Saturday, July 5, 2008

Jesse Helms, RIP

Sen. Jesse Helms was to liberals what Sen. Edward Kennedy is to conservatives -- a convenient whipping boy who symbolized all that was hated about the opposition. Like Kennedy, he was a great fundraiser for the opposition. Groups like the ACLU should build great shrines to Jesse Helms because of all of the money he helped them raise by being one of their designated bogeymen.

It was somehow fitting that this great American died on the 4th of July, since he was a true patriot who loved his country and served it well.

Among his many accomplishments were two things:

1. Without Jesse Helms, Ronald Reagan would likely never have been elected President. Reagan had a string of primary losses to Gerald Ford in 1976, and was down for the count. Jesse Helms was responsible for the strategy and implementation of Reagan's win in the North Carolina primary, which boosted him to what ended up being a challenge to Ford that the latter won only by a whisker. Reagan came into the convention with half of the delegates, and stole the show with his impromptu speech at the end. From that point he was the presumptive nominee for 1980, and had grassroots organization in every corner of the country by the end of the campaign.

Had Reagan lost in North Carolina, he would have had to drop out of the 1976 race, and he wouldn't have had the organization in place, and he would have had a hard time making the case in 1980 that a conservative could win the nomination and the Presidency. Thank you, Jesse Helms.

2. Sen. Helms instituted the practice of forcing roll-call votes in a U.S. Senate that had increasingly adopted the practice of shuffling legislation on through without Senators having to go on record. Helms thought that Senators shouldn't be able to hide whether they did or didn't support a specific piece of legislation, and he forced roll-call vote after roll-call vote.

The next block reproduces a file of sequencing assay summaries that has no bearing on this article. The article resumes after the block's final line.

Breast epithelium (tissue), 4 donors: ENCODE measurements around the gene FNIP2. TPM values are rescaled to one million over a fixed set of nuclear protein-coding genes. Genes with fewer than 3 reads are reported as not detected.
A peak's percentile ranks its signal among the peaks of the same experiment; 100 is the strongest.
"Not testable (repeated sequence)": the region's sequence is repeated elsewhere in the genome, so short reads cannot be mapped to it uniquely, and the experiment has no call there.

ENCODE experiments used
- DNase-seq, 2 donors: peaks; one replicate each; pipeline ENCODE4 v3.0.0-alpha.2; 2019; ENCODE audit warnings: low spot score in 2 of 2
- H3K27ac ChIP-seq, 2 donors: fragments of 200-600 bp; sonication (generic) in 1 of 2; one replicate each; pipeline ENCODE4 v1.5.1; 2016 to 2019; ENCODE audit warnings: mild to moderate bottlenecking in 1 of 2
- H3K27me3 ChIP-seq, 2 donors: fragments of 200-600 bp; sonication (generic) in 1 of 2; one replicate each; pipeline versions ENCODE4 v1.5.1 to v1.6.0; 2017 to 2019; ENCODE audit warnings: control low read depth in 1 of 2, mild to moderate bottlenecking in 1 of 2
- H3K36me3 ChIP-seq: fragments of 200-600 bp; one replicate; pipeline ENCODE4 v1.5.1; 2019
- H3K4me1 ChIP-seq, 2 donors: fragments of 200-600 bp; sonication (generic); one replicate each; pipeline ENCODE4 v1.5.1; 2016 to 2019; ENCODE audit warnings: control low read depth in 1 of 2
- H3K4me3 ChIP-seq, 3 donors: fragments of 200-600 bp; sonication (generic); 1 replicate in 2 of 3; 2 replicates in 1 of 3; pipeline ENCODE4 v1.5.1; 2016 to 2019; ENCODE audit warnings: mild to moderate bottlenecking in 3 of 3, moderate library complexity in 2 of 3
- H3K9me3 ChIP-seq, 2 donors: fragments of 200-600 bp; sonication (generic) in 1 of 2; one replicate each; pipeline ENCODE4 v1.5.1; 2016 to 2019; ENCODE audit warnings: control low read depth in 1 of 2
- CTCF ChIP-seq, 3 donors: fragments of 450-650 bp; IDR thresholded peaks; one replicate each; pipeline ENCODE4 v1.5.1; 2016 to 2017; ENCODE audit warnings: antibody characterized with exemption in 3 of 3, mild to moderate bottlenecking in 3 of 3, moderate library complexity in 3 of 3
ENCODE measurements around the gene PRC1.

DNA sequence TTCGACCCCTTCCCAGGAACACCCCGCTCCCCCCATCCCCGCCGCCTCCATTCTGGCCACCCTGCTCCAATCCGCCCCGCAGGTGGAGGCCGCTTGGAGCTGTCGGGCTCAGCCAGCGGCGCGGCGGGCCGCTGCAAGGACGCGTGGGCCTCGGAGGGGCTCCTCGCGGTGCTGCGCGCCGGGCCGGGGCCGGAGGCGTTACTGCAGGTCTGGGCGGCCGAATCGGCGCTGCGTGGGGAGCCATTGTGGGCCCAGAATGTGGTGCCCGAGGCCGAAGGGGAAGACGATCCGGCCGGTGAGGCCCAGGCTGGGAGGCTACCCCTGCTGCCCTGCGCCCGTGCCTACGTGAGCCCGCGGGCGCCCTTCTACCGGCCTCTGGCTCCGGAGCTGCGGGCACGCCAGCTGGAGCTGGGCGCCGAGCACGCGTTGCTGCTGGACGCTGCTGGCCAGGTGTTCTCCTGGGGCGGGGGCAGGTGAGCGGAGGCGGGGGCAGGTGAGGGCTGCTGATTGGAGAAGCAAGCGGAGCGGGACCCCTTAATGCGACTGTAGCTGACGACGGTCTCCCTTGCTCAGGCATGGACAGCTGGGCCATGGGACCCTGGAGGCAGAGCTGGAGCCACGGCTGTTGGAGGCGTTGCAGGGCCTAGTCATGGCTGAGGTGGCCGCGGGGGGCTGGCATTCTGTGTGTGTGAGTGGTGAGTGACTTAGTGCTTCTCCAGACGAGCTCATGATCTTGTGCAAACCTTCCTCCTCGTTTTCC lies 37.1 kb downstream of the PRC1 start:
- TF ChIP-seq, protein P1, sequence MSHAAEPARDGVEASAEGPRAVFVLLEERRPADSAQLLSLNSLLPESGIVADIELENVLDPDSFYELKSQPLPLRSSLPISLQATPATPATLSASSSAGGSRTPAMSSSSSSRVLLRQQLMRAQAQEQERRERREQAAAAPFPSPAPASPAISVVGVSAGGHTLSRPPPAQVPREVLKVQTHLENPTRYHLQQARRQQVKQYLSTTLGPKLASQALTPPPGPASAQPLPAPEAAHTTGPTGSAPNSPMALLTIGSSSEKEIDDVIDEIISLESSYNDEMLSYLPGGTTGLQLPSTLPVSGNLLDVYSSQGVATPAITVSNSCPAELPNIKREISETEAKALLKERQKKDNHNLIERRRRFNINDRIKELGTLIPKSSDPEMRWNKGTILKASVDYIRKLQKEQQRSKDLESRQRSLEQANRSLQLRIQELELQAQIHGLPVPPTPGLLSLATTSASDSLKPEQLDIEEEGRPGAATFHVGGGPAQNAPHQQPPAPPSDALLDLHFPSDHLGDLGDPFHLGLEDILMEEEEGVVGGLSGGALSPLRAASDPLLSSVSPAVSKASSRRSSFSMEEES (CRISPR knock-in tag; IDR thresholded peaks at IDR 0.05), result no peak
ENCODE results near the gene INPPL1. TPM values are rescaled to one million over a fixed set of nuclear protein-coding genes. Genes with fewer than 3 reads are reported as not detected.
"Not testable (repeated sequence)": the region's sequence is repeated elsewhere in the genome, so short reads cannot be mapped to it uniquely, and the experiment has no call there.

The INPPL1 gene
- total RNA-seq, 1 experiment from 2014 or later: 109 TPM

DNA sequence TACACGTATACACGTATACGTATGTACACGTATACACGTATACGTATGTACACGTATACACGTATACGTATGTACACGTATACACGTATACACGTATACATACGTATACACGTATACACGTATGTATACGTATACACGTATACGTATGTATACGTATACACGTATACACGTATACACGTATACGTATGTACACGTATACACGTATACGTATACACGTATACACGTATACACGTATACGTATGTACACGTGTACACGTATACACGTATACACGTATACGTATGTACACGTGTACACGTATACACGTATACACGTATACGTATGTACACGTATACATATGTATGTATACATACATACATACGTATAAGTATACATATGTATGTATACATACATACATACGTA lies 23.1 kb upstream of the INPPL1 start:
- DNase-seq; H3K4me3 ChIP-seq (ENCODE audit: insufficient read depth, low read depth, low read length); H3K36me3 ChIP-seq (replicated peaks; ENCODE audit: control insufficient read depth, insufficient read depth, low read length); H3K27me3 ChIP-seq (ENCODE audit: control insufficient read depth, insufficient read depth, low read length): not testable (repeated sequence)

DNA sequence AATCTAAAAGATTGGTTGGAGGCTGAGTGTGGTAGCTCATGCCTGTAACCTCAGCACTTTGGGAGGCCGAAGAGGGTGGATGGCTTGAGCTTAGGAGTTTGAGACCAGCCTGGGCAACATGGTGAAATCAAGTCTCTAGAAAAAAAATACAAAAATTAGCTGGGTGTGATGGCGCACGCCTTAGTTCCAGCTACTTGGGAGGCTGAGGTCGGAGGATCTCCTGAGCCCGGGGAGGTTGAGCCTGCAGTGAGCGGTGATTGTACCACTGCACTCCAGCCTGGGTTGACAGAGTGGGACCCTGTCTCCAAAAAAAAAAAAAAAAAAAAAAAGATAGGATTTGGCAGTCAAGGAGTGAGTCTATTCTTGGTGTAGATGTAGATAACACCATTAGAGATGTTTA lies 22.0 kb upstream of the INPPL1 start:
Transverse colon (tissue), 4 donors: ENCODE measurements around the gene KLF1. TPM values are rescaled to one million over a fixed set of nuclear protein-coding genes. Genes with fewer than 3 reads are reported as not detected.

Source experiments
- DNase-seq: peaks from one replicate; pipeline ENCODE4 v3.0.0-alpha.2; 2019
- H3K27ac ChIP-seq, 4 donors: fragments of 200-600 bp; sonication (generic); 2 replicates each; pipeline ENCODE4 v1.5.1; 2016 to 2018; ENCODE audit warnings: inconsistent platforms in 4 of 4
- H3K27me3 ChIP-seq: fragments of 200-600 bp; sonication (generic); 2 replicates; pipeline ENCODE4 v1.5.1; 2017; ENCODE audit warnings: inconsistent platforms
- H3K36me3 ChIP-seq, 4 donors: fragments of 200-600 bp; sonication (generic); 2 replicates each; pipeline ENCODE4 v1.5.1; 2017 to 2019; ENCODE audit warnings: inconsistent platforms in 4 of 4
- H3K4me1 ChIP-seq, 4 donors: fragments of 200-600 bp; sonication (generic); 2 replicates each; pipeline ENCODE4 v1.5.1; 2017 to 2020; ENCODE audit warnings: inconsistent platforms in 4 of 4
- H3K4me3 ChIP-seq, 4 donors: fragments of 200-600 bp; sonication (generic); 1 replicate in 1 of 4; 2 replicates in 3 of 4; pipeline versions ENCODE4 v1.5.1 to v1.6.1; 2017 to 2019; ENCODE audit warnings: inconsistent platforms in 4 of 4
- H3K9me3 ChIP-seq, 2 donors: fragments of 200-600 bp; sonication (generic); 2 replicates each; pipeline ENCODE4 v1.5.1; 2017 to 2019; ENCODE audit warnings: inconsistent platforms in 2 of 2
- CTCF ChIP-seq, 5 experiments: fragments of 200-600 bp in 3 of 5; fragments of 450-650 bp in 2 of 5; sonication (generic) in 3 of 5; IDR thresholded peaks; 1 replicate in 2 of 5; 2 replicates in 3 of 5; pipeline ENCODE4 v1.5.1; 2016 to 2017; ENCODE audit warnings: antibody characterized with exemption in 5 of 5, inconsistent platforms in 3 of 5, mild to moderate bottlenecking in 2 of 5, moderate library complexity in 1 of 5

In the political climate of the time, this had the added benefit of leading to the electoral defeat of many a liberal Senator who had heretofore been able to portray a more moderate image back home. But even without that, the now routine practice of making Senators go on record should be applauded by all who value transparency in government.

6 comments:

Anonymous said...

Your comment about transparency in votes reminded me of the recent Ann Coulter column that mentioned how Montana Sen. Jon Tester had a more liberal voting record in 2007 than New York Sen. Chuck Schumer. I wondered if that was indeed the case, and I looked up the web site of the liberal Americans for Democratic Action. And indeed, Tester scored a 95 percent in 2007, compared to Schumer's 90 on 20 key votes. (adaction.org)

In fact, only 3 senators had "perfect" scores that were higher -- Casey, Klobuchar and Stabenow. Obama and Clinton only had 75s, but that appeared to be because they missed a number of votes, probably because they were campaigning.

Among the "liberal lions" that Tester "beat" were Boxer (80) Kennedy (85) and Kerry (85). Max was at 80.

It will be interesting to see if Tester keeps up this trend. Probaby like Max his vote pattern will get more conservative as his next election approaches.

I would think most Montanans would be surprised to know that Tester has one of the Senate's most liberal voting records. Shouldn't that be news?

Montana Headlines said...

Yes, it should be news. Will it be? Probably not, except to the extent that we keep talking about it on blogs.

Anonymous said...

You are probably right. Sounds like Tester is a likable guy, and the press doesn't want to complicate things for him. He's gotten awfully kind coverage. He's the Sally Fields of Montana politicians.

The governor, on the other hand, seems like the Joan Crawford of Montana pols. But that approach seems to work too.

Guess Republicans need to stop using the reasonable, middle approach--the Nancy Reagan or Shirley Temple Black technique--and adopt something on one extreme or the other.

Montana Headlines said...

Never heard anyone recommend that Republicans in Montana need to be more extreme, before...

Mark T said...

"Guess Republicans need to stop using the reasonable, middle approach--"

Either this is acid-dripping sarcasm or sheer boneheadedness.

Anonymous said...

I was being tongue in cheek. But basically you are right, there's really nothing Republicans can do to get the sort of friendly treatment that Democrats like the governor and Tester enjoy. Short of changing parties, of course.